by Jesse Monteagudo
Tales from the Gay Outdoors
Gay, lesbian, bisexual and transgender people love camp, in both senses of the word. According to CampGayUSA, there are over a hundred GLBT-owned or GLBT-friendly campgrounds in the United States alone. My own State of Florida has two popular gay campgrounds: the Sawmill Camping Resort in Dade City and Camp Mars in Venus. Most of the time, GLBT campgrounds were created with little or no controversy. This is not the case of a camp established on Route 226 near Casar, North Carolina; one which bears the provocative name of Camp Lickalotta.
Camp Lickalotta is the child of Nancy Leedy and Joanie Beasley, two business and life partners who describe themselves as “unabashed environmentalists, Christians and lesbians.” According to the Camp Lickalotta Web site, “our dream is to establish a LGBT Campground for adults in Western North Carolina that is earth-friendly. A SAFE place, where ALL who come are welcome to enjoy camping in a non-threatening environment. Where they can relax in nature.” According to an article published in the Gaston Gazette (a local paper), Leedy said that she and Beasley chose the name Lickalotta because their goal is to “Lickalotta prejudice,” “Lickalotta pollutants” and “Lickalotta pessimism.” To these ends, the women rented space at the straight-owned Golden Valley Campground, and planned to inaugurate Camp Lickalotta with the first annual Bushstock, a women’s music festival, on May 16-18. Leedy and Beasley planned to use the money raised at Bushstock along with public donations to buy land for a permanent Camp Lickalotta.
Unfortunately, Leedy and Beasley reckoned without the residents of their Bible Belt community. When the women tried to attend services at nearby churches, they were told to leave outright or to attend early, less-attended services. When news about Camp Lickalotta spread around the community, the neighbors were outraged. They complained to Golden Valley owners Joe and Lynn Hoyle, threatening to keep themselves, their children and their grandchildren away from the camp if the Hoyles allowed the dykes to stay. Though Leedy and Beasley expected a fight – they knew what they were getting into when they picked the name Lickalotta – Mr. and Mrs. Hoyle caved in. According to a letter that they wrote the women, the Hoyles “decided that the best thing for all parties involved is for [the camp] to find another place to host their events. This also means that Nancy Leedy and Joanie Beasley will have to find another campground to park their camper.” The Hoyles also complained that the women promised that Bushstock was going to be a “family-oriented” festival, not the “adults-only” event that it eventually became.
Perhaps Leedy and Beasley were foolish to make their intentions so blatantly clear, and to give their Camp a name that served as a red flag for the local bigots. But the Hoyles were wrong to cave-in to local pressure, out of fear, greed and prejudice, even as they claimed that “there has never been any dispute between any of these parties related to or arising out of the sexual preferences of Joan [sic] Beasley and Nancy Leedy.” “Joe and Lynn have a strong commitment to the citizens,” said the Hoyles’ lawyer, O. Max Gardner III, “and would never knowingly and willingly take any actions that would do anything to tarnish the image of this area with respect to our high moral standards and commitment to traditional family and religious values.” Beasley and Leedy were only given seven days to pack and leave Golden Valley, under the protection of the local sheriff’s office. Undeterred, the women found a new location for Bushstock and are working hard to find a new home for Camp Lickalotta. We wish them all the luck.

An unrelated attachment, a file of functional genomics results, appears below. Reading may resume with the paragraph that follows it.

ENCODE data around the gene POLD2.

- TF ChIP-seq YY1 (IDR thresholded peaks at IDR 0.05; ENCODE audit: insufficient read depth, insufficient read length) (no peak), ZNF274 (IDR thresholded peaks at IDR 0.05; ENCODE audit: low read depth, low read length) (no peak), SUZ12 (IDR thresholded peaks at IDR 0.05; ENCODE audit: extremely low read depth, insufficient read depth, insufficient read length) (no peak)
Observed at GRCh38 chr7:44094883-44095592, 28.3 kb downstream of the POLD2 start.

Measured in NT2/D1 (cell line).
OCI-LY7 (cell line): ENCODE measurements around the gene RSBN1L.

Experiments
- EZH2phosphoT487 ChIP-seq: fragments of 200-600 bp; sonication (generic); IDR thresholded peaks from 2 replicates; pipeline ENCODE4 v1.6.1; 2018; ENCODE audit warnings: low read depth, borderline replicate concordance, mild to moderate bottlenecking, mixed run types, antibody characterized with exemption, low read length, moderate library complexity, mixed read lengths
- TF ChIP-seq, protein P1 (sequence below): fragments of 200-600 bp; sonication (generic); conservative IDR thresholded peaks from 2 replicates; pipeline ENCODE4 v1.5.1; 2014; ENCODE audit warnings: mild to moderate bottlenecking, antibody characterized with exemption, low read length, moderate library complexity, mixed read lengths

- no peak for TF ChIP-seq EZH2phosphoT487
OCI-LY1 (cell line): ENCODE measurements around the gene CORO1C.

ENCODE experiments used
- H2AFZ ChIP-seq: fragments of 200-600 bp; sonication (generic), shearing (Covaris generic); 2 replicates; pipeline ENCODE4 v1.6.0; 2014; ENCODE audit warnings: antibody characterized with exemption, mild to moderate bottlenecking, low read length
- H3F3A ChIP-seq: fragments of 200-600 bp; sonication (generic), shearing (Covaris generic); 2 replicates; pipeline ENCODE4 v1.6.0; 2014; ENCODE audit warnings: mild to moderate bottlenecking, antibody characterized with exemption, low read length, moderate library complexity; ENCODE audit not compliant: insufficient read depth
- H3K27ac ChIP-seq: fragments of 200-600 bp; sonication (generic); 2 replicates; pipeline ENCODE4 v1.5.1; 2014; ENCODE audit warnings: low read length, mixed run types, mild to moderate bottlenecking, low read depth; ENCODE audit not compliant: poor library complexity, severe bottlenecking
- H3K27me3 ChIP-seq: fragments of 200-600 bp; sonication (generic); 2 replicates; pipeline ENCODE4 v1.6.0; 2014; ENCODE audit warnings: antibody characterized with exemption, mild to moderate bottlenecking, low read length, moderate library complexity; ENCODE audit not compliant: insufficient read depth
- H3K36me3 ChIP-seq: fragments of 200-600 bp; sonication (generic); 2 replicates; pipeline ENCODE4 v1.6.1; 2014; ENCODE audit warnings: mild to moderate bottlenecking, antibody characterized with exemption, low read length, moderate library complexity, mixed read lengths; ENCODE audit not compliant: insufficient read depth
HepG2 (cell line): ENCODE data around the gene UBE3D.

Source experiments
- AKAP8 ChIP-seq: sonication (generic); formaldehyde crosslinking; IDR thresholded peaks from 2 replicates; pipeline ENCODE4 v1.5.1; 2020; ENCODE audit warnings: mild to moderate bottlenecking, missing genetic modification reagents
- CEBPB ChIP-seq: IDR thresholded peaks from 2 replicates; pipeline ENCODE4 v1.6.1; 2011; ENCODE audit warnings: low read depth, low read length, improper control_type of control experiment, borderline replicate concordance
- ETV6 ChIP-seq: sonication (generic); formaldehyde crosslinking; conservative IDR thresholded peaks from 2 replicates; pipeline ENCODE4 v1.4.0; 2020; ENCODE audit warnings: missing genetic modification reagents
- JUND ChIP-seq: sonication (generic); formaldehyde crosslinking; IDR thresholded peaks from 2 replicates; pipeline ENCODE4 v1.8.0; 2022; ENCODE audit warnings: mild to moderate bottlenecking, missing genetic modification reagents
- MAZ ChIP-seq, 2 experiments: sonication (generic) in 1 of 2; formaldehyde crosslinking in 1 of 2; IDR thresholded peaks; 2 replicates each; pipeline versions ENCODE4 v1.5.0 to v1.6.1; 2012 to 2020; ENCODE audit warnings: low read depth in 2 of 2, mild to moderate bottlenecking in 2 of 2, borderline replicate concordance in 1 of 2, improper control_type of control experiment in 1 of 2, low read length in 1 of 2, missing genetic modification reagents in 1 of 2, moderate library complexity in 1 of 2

Whatever you might say about the wisdom of their methods, Joanie Beasley and Nancy Leedy were clearly in the right. More controversial are the Gy and bisexual men who, since time immemorial, have used public parks and preserves for sexual activity. In the Dutch city of Amsterdam, long-known as a center of sexual liberty, men have sought sexual satisfaction in the city’s Vondelpark, around the rose garden (or so I’m told). Recently the City government shocked conservatives there and elsewhere when they moved to allow public sex in the Park. (However, most of the complaints came not from moralists but from dog owners, who still have to keep their dogs on leashes.) Even so, City Alderman Paul Van Grieken defended their decision, asking “why should we impose a rule on something you can’t impose a rule on? Moreover it isn’t a nuisance for the other visitors and gives a lot of pleasure to a certain group of people.” Cruisers are still expected to pick up their used condoms and other trash, stay away from the children’s playground and limit their sexual activities to night hours. The Netherlands Police National Diversity Expertise Center asked other cities to follow Amsterdam’s example, noting that it would free the police to deal with more serious matters, such as anti-gay violence. The Dutch approach to park cruising is sensible, reasonable and humane, which means it will never be adopted in the Untied States.
Jesse Monteagudo is a freelance writer and Gay American who lives in South Florida with his life partner. Write him a note at firstname.lastname@example.org.